Zionsville — Imagine if any natural disaster could be avoided or at the very least mitigated.
Scientists have been working for years to try to solve that problem, but they may be getting a boost from a group of people in Zionsville — elementary school students.
Zionsville Community Schools, as part of the Eagle Recreation and Enrichment Program, have partnered with For Inspiration and Recognition of Science and Technology’s (FIRST) Lego League to offer a robotics club at the elementary school level.
Matt Mulholland, a Zionsville Community High School teacher and coach of a robotics club team, said the program was on a trial basis last year at Eagle and Pleasant View elementary schools.
“Last year was a lot of success and a lot of fun,” he said. “We wrote a couple of grants for the Zionsville Education Foundation, and now we have 39 total robots not only for the club but for the (Science, Technology, Engineering and Math) program as well. Now kids will get to experiment with them in their classrooms as well.”
Six Zionsville teams will travel to Kokomo to compete in a the Lego League competition. Each team had to build a robot and program it to complete certain tasks, but the largest portion of the competition was designing a project to fit the theme. This year’s theme is natural disasters.
The Cyclone Cyclopes’ team, which includes members from Eagle, Stonegate, Union and Pleasant View elementary schools, came up with an idea to mitigate the power of a hurricane.
“We chose New Orleans for our community since they were hit by Hurricane Katrina,” said Eagle fourth-grader Jake Spolyar. “We were going to slow down a hurricane by buying a Russian typhoon class submarine because it can carry massive amounts of liquid nitrogen into the eye of the hurricane. Since a hurricane gather strength over warm water, we are going to release massive amounts of liquid nitrogen into the eye to cool the air and slow down the hurricane.”
Coach Steve Betz said a lot of research was done to determine the best way to slow down a hurricane.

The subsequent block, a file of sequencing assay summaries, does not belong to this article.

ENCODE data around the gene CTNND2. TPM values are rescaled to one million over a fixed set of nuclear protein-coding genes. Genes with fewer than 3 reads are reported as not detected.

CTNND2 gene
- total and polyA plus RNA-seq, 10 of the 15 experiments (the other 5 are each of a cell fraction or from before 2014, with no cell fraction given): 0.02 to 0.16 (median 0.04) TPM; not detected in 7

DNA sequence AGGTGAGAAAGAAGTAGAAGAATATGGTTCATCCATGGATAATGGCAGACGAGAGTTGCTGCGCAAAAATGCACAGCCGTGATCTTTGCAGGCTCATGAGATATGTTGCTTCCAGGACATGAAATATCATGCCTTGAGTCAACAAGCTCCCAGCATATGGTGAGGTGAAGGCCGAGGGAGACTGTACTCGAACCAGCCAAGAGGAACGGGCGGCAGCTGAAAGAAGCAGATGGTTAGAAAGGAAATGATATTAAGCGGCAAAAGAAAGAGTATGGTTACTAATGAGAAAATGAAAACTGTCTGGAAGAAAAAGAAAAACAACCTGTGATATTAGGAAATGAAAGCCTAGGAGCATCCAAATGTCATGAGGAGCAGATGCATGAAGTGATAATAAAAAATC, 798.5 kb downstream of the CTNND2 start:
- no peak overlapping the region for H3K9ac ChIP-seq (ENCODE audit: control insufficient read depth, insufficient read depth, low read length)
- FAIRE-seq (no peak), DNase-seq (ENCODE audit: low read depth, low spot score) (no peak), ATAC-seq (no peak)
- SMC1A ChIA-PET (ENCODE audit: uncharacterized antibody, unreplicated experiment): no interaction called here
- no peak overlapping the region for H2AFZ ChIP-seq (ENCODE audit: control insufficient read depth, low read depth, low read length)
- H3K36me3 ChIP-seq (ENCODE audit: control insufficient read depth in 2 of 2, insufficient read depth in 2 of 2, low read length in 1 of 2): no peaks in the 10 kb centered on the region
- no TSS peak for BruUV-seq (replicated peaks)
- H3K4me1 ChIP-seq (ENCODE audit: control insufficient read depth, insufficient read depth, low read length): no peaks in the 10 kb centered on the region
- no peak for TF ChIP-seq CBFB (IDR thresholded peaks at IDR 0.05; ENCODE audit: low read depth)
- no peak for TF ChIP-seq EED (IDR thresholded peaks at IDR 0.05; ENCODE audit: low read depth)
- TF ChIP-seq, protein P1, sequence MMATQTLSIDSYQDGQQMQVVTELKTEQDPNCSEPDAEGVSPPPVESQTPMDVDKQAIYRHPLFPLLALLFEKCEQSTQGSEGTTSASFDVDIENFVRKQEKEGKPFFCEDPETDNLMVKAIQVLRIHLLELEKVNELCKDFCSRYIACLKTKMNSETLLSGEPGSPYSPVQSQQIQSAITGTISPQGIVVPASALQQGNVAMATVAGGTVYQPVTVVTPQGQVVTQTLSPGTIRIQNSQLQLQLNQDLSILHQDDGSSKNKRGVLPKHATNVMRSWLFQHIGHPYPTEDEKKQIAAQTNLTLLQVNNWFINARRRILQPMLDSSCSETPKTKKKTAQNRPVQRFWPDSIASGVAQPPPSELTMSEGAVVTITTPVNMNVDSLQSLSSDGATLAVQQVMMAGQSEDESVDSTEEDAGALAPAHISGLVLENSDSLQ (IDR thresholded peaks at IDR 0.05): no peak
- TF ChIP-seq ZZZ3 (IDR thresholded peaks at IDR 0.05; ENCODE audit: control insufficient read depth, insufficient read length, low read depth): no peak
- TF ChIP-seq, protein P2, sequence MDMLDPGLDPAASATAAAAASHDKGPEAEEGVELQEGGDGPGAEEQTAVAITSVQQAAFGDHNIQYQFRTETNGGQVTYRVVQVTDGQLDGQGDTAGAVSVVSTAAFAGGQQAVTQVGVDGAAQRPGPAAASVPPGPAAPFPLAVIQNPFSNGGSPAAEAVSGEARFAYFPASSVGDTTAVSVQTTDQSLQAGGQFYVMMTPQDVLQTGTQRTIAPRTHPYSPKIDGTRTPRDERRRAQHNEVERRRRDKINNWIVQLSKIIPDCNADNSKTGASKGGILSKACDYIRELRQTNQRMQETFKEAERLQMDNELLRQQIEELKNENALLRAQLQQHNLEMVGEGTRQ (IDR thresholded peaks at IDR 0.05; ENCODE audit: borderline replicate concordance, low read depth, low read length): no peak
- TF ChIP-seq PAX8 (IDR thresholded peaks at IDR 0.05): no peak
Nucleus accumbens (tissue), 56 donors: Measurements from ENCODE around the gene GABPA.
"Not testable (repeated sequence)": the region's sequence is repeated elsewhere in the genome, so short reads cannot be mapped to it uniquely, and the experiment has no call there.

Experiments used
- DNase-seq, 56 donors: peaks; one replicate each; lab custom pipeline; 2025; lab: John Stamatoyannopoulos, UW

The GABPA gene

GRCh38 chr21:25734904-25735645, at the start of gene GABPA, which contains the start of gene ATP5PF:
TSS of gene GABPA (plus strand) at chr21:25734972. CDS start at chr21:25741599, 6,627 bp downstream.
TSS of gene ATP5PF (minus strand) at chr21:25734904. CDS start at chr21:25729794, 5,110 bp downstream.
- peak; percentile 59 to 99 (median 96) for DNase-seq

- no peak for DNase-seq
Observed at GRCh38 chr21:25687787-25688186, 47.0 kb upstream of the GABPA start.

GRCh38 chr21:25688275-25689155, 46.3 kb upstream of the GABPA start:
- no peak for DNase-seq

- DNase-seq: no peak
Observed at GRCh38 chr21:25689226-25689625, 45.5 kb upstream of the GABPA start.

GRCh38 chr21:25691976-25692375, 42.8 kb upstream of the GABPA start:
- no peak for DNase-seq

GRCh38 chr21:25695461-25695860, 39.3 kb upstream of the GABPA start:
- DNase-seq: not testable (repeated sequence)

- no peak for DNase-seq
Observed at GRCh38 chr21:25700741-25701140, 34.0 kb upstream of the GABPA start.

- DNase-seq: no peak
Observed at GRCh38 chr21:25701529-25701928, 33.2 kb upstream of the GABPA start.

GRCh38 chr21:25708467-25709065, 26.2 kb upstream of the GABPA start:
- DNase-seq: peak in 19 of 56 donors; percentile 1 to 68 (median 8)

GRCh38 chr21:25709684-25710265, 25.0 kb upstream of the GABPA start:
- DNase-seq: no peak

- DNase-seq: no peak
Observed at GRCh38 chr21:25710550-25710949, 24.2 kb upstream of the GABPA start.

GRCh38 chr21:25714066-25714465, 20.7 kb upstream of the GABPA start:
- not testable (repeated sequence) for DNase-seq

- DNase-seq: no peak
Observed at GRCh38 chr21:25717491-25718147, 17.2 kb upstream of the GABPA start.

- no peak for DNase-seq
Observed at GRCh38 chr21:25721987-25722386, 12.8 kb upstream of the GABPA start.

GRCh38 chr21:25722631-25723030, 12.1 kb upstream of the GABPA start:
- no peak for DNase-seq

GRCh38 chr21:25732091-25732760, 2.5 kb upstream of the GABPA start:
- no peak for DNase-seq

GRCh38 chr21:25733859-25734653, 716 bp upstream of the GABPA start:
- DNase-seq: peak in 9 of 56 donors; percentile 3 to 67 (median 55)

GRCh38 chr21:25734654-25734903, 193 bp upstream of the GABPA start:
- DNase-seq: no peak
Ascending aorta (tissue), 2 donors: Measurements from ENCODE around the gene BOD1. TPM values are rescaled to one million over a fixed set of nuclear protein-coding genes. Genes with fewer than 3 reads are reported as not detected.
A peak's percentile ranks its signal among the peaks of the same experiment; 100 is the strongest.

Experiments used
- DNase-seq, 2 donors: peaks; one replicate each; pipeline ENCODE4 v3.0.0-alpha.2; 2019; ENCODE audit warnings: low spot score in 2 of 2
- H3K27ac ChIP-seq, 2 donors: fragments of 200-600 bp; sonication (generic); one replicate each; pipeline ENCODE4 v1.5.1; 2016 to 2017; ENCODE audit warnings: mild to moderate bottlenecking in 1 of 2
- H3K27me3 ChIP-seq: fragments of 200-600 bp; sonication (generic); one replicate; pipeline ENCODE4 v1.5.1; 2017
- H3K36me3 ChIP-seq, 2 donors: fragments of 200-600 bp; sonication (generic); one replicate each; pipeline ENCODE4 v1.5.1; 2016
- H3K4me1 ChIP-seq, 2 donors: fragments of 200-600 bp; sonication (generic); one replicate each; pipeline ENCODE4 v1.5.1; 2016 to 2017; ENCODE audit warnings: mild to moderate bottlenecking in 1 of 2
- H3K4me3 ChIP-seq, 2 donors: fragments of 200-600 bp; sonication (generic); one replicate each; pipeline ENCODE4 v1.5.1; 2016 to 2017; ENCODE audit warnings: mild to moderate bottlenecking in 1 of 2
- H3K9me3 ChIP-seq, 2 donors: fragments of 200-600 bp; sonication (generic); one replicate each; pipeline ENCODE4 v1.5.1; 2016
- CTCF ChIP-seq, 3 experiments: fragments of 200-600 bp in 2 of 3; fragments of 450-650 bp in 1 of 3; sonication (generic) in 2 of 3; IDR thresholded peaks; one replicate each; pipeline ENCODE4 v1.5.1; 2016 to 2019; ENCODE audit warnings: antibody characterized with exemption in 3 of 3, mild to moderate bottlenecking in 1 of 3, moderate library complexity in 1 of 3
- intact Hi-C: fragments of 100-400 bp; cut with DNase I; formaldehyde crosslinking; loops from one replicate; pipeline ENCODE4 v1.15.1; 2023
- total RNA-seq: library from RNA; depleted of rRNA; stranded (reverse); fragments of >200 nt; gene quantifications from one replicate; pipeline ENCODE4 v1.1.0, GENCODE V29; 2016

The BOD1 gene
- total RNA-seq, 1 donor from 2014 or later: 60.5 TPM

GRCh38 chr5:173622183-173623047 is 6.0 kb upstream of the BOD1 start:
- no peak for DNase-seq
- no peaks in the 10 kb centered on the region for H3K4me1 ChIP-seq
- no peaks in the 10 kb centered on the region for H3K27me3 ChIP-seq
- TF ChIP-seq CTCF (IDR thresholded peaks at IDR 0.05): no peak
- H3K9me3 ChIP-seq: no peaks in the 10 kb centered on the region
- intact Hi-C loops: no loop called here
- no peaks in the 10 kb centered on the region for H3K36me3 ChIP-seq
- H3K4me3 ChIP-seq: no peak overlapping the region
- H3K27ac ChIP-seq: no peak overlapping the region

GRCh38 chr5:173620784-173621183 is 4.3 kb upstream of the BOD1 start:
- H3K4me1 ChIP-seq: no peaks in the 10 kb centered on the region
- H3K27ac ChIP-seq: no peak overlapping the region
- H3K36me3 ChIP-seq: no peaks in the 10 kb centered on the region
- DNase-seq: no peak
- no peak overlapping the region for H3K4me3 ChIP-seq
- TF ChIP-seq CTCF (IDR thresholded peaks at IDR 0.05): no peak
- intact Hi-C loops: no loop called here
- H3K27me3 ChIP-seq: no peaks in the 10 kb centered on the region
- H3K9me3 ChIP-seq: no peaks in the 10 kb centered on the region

“The kids had to research hurricanes and techniques for modifying weather,” he said. “One kid came up with the idea of liquid nitrogen. The theory is if we can cool enough of the air above the ocean, maybe we can slow down the hurricane and take what would be a Category 4 down to a Category 3.”
Betz said it was really fascinating to watch the kids work through the problem to find a possible solution.
“In ways, it’s really inspiring because they don’t know what can’t be done,” he said. “Some kids think that anything is possible and don’t understand actual constraints, limitations or boundaries. A lot of kids don’t have a concept of how big things are. There were some kids that didn’t think it would work because we’d need a submarine the size of a house, and in doing the research, they found out that there are submarines the size of houses. We try to encourage the kids to think really big.”
Betz said during their research of modifying weather, the team discovered Bill Gates had applied for a patent to mitigate hurricanes.
“The team wrote a letter to him explaining what we are doing,” Betz said. “Part of FIRST’s mission is to not only try to solve a real world problem but to share the solution with others.”
Betz said they also reached out to an elementary school in New Orleans as well as a public safety official in New Orleans.
“Hurricane Katrina caused $60 billion in damage,” he said. “If it costs us $1 billion to do this project, that’s a pretty good return on investment. By reducing the intensity of a hurricane, we can save hundreds of lives and billions of dollars of damage.”
Matt Mulholland, a Zionsville Community High School teacher and coach of the Tornado Tamers, said his team of students from Pleasant View, Stonegate, Eagle and Union elementary schools as well as one Zionsville Middle School student came up with a way to help people after tornado damage.
“The problem they came up with was after a tornado has gone through a community and wiped out hundreds if not thousands of homes, people are left without a place to stay,” he said. “They came up with a transport truck that will carry temporary towns. It would be a truck that can show up on site and build houses that can go up in 24 hours and give people a place to stay.”
Mulholland said the program is very important for the students.
“There is no better real-world educational experience than being presented with a problem and designing a solution to fix that problem,” he said. “That is what the league is all about. There isn’t anything you can do that can replace the real-world experience these kids are getting. There’s no simulation, worksheet, assignment that you can do that can equal that experience for the student.”